|Photo Credit: UNPFII|
During this year’s Permanent Forum on Indigenous Issues the World Bank engaged with Indigenous Peoples in a number of formal and informal sessions. Formally these engagements took place during plenary sessions of the Permanent Forum and informally during side events and organized dialogues. The size of the World Bank’s team attending the Forum, which came up to 30 people in comparison to just a handful during last year’s event, demonstrates the increased relevance the institution places on recognizing indigenous peoples as an important constituent in its work.
The World Bank’s most important item of engagement was the review process with respect to its social and environmental safeguards that the World Bank is currently undertaking, which include a policy on indigenous peoples (Operational Policy 4.10). As the current policy was drafted in 2005, many of the numerous comments made by Indigenous Peoples during the discussions related to a demand to bring the policy in line with the UN Declaration on the Rights of Indigenous Peoples (UNDRIP 2007), including the right to free, prior and informed consent (FPIC). Furthermore, representatives called on the World Bank to not only examine the impact of UNDRIP on OP 4.10 but on all of the Bank’s policies. It was highlighted that the importance of updating OP 4.10 cannot be overestimated, as in 2012 alone the safeguards were triggered by 20% of all World Bank projects, not including projects where they potentially should have been triggered but were not.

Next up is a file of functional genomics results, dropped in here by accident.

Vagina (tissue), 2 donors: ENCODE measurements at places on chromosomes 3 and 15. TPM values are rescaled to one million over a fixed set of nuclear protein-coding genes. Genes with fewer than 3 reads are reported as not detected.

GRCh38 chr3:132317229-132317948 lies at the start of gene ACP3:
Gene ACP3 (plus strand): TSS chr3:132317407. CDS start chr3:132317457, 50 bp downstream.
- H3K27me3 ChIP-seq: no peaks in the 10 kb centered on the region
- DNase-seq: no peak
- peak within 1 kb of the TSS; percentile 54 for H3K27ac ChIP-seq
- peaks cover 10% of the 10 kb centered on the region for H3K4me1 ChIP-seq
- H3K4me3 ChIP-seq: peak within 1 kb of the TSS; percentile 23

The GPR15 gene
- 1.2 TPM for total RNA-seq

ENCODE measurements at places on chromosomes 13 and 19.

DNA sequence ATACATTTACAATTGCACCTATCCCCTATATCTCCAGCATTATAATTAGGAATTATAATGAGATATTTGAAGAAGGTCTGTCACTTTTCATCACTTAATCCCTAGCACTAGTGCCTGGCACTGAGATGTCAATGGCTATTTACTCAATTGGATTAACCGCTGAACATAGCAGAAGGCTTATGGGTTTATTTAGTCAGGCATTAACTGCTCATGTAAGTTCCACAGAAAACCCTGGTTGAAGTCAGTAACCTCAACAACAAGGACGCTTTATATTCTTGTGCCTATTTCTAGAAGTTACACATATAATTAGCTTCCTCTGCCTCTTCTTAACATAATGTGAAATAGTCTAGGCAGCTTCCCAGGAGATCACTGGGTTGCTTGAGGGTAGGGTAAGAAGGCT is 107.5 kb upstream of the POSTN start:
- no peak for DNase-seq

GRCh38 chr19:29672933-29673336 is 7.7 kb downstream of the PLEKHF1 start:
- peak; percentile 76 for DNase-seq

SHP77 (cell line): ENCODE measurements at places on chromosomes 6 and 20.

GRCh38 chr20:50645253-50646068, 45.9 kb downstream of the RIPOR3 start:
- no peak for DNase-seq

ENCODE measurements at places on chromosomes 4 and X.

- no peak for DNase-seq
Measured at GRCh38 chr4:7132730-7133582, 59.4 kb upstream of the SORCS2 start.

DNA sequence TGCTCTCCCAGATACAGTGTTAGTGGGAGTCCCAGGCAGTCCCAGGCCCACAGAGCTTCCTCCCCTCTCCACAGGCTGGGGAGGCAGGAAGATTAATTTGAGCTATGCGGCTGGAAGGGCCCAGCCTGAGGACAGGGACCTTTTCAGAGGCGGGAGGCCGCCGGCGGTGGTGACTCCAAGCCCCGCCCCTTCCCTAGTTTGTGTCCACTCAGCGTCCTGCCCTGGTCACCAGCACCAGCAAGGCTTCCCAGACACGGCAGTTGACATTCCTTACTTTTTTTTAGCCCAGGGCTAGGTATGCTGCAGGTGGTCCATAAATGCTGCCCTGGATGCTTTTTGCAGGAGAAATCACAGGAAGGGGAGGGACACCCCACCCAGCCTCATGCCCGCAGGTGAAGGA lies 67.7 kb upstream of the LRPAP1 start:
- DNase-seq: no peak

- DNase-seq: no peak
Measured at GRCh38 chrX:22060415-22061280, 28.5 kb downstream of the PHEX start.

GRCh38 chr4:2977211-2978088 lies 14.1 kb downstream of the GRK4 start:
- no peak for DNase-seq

Newly appointed Senior Advisor for Indigenous Peoples and Ethnic Minorities, Luis Felipe Duchicela of the World Bank, responded to the criticism, highlighting that while OP 4.10 recognizes human rights the Bank is willing to take UNDRIP into account as part of the overall safeguard review process it is currently undertaking. However, he noted, in the end the World Bank’s board comprised of governments will have to approve any safeguards review and it was not up to the institution alone to implement such change.
Duchicela furthermore announced the founding of a World Bank advisory council made up with Indigenous People in the near future. He formally asked the Permanent Forum to help support the World Bank in setting up such a council as well as engaging in ongoing dialogue with Indigenous Peoples.
Permanent Forum members responded to this request by indicating their willingness to support the Bank in this process. However, they highlighted the need to also involve the two other UN mechanisms working on indigenous issues, namely the Expert Mechanism on the Rights of Indigenous Peoples (EMRIP) and the Special Rapporteur on the rights of indigenous peoples, a position currently held by Professor James Anaya.
An additional dialogue took place with representatives of African indigenous representatives as well as representatives of IPACC and Eli Makagon, Lesle Jansen and Johanna von Braun from Natural Justice, during which the World Bank requested feedback from participants on how future dialogues with Indigenous Peoples from the African continent should take place. Participants highlighted the need to split such consultations into sub regional engagements in North, Southern, East, West and Central Africa and provide for the different language groups on the continent. Participants also emphasised that information on such dialogues will have to be announced sufficiently in advance, unlike the previous dialogues that the World Bank conducted in the ongoing safeguards review process. Participants highlighted that such dialogues would be very important especially given the recent World Bank announcement of a 1 billion USD grant for the Central Lakes region in Africa, nearly half of which will be directed to hydro-power facilities.